Under fortuitous conditions, systems may be acceptably quiet in spite of poor techniques. But physics will ultimately rule and noises may appear for no apparent reason! If we understand how grounding systems and interfaces actually work and how noises couple into signals, finding and fixing problems becomes simple and logical.
Perhaps the most important aspect of troubleshooting is how (or if) you think about the problem. Without a methodical approach, chasing noise problems can be both frustrating and time-consuming. For example, don’t fall into the trap of thinking something can’t be the problem just because you’ve always done it that way. Remember, things that “can’t go wrong” do! Further, problems that go away by themselves also tend to reappear by themselves!!
Don’t start by changing things!
Because many problems reveal themselves if we just gather enough clues, gather as much information as possible before you change anything.
Troubleshooting guru Bob Pease suggests these basics: Did it ever work right? What symptoms tell you it’s not working right? When did it start working badly or stop working? What other symptoms showed up just before, just after, or at the same time?
Be alert to clues from the equipment itself!
Operation of the equipment’s controls, along with some simple logic, can provide very valuable clues. For example, if the noise is unaffected by the setting of a volume control or selector, logic dictates that it must be entering the signal path after that control. If the noise can be eliminated by turning the volume down or selecting another input, it must be entering the signal path before that control.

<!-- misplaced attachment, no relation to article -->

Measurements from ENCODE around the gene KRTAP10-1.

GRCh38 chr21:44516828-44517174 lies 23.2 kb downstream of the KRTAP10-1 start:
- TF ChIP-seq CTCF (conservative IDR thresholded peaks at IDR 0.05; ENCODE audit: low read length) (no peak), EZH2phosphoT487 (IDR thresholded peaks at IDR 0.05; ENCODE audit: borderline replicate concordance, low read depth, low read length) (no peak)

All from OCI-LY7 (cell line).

Write everything down!
Less than perfect memory can waste a lot of time.
Sketch a block diagram of the system!
Show all signal interconnecting cables, including digital and RF, and indicate their approximate length. Mark any balanced inputs or outputs. Generally, stereo pairs can be indicated with a single line. Note any equipment that’s grounded via its 3-prong power plug. Note any other ground connections such as cable TV or DSS dishes.
Work through the system backwards!
As a general rule and unless clues suggest another starting point, always begin at the inputs to the power amplifiers (for audio systems) or the input to the monitor (for video systems) and sequentially test interfaces backward toward the signal sources. Easily constructed test adapters or “dummies” allow the system to test itself and pinpoint the exact entry point of noise or interference. By temporarily placing the dummies at strategic locations in the interface, precise information about the nature of the problem is also revealed. The tests can specifically identify:
• Common impedance coupling in unbalanced cables (vast majority of problems),
• Magnetic or electrostatic pickup by cable of nearby fields, or
• Common impedance coupling inside defective equipment.
In future issues of this newsletter we will show how to build “dummies” for troubleshooting, give a step-by-step procedure for using the “dummies” to locate the problems, and show different methods for solving the problems now identified.
Originally published by Technologies For Worship Magazine